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Volume 2017, Article ID 6215691, 7 pages
https://doi.org/10.1155/2017/6215691
Research Article

In Situ SEM Torsion Test of Metallic Glass Microwires Based on Micro Robotic Manipulation

1Department of Mechanical and Biomedical Engineering, City University of Hong Kong, Kowloon, Hong Kong
2Center for Advanced Structural Materials (CASM), Shenzhen Research Institute, City University of Hong Kong, Shenzhen 518057, China
3Centre for Robotics and Automation, Shenzhen Research Institute, City University of Hong Kong, Shenzhen 518057, China

Correspondence should be addressed to Yajing Shen; kh.ude.uytic@nehsijay and Yang Lu; kh.ude.uytic@ulgnay

Received 24 March 2017; Accepted 25 July 2017; Published 23 August 2017

Academic Editor: Nicolas Delorme

Copyright © 2017 Chenchen Jiang et al. This is an open access article distributed under the Creative Commons Attribution License, which permits unrestricted use, distribution, and reproduction in any medium, provided the original work is properly cited.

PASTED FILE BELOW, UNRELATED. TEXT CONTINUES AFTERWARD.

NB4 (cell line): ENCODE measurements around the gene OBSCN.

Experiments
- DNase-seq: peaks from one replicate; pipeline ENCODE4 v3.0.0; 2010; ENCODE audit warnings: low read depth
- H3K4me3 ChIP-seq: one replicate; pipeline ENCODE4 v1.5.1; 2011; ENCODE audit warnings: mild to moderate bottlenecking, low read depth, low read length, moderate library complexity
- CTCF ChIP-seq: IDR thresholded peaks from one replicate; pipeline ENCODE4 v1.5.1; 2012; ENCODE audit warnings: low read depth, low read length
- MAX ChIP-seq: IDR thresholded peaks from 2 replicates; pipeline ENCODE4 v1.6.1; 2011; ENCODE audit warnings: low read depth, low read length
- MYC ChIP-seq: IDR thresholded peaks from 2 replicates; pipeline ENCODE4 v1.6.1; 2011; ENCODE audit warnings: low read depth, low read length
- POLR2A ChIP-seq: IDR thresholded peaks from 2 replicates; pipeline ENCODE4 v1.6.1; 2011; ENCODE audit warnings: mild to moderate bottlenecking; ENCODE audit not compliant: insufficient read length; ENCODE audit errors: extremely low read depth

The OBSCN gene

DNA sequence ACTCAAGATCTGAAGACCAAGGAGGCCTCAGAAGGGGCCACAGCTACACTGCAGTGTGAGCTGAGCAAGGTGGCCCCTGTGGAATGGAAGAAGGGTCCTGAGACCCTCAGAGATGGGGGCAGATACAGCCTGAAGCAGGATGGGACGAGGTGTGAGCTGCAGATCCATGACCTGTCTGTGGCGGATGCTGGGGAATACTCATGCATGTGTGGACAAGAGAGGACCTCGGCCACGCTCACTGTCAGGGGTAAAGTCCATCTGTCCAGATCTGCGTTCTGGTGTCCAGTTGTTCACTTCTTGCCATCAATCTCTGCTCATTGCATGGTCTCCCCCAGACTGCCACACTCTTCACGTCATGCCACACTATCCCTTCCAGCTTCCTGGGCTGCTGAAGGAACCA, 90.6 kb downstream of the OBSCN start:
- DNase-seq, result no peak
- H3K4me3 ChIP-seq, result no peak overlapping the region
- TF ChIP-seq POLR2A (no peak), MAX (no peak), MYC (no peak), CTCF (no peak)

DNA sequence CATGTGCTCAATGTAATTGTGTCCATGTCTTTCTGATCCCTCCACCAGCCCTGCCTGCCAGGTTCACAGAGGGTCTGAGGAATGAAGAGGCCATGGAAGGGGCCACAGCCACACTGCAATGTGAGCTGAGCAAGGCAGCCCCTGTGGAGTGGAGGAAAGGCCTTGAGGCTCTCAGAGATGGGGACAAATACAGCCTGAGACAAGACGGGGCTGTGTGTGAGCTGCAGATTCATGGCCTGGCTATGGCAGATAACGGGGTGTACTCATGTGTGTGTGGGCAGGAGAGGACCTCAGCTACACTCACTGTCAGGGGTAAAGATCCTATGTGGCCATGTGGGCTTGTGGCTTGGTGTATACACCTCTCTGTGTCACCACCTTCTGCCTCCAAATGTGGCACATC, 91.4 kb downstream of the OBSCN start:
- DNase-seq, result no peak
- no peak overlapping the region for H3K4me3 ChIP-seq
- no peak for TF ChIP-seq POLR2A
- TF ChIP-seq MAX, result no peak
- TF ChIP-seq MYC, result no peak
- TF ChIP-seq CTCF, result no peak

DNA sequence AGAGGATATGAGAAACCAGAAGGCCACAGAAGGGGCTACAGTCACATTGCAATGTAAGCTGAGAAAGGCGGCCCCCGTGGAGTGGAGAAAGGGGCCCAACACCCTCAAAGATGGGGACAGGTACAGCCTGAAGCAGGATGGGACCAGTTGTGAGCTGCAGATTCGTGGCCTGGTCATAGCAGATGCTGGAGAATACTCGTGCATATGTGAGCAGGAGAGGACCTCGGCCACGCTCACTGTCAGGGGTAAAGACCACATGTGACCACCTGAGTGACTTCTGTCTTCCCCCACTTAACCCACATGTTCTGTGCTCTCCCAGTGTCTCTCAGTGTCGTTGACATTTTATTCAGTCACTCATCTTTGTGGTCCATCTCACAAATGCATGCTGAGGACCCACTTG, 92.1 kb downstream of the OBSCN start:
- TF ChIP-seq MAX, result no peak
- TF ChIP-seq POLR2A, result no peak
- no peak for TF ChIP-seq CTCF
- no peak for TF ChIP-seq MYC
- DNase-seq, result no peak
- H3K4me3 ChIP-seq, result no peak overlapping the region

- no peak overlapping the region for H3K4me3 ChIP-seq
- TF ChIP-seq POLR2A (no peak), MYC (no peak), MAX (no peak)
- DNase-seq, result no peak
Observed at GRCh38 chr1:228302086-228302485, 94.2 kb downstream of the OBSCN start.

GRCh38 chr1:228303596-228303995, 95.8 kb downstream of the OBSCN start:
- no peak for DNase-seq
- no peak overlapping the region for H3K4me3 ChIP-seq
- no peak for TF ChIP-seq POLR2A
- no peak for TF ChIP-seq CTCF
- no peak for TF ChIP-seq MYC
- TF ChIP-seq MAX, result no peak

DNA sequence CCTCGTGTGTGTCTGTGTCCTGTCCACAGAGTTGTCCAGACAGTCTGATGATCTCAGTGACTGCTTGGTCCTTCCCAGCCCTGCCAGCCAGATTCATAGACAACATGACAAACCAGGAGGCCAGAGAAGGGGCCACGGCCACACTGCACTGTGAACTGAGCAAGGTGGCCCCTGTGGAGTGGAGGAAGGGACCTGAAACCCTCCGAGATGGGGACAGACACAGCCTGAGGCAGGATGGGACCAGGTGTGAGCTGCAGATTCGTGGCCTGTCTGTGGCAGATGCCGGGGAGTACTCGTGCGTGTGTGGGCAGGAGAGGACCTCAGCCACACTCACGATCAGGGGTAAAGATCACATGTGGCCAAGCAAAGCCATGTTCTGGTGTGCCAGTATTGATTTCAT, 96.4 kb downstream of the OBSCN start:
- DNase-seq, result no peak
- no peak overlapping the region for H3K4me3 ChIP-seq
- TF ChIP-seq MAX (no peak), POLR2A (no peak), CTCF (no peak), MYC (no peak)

Abstract

Microwires, such as metallic, semiconductor, and polymer microwires and carbon fibers, have stimulated great interest due to their importance in various structural and functional applications. Particularly, metallic glass (MG) microwires, because of their amorphous atoms arrangement, have some unique mechanical properties compared with traditional metals. Despite the fact that substantial research efforts have been made on the mechanical characterizations of metallic glass microwires under tension or flexural bending, the mechanical properties of microwires under torsional loading have not been well studied, mainly due to the experimental difficulties, such as the detection of torsion angle, quantitative measurement of the torsional load, and the alignment between the specimen and torque meter. In this work, we implemented the in situ SEM torsion tests of individual La50Al30Ni20 metallic glass (MG) microwires successfully based on a self-developed micro robotic mechanical testing system. Unprecedented details, such as the revolving vein-pattern along the torsion direction on MG microwires fracture surface, were revealed. Our platform could provide critical insights into understanding the deformation mechanisms of other microwires under torsional loading and can even be further used for robotic micromanufacturing.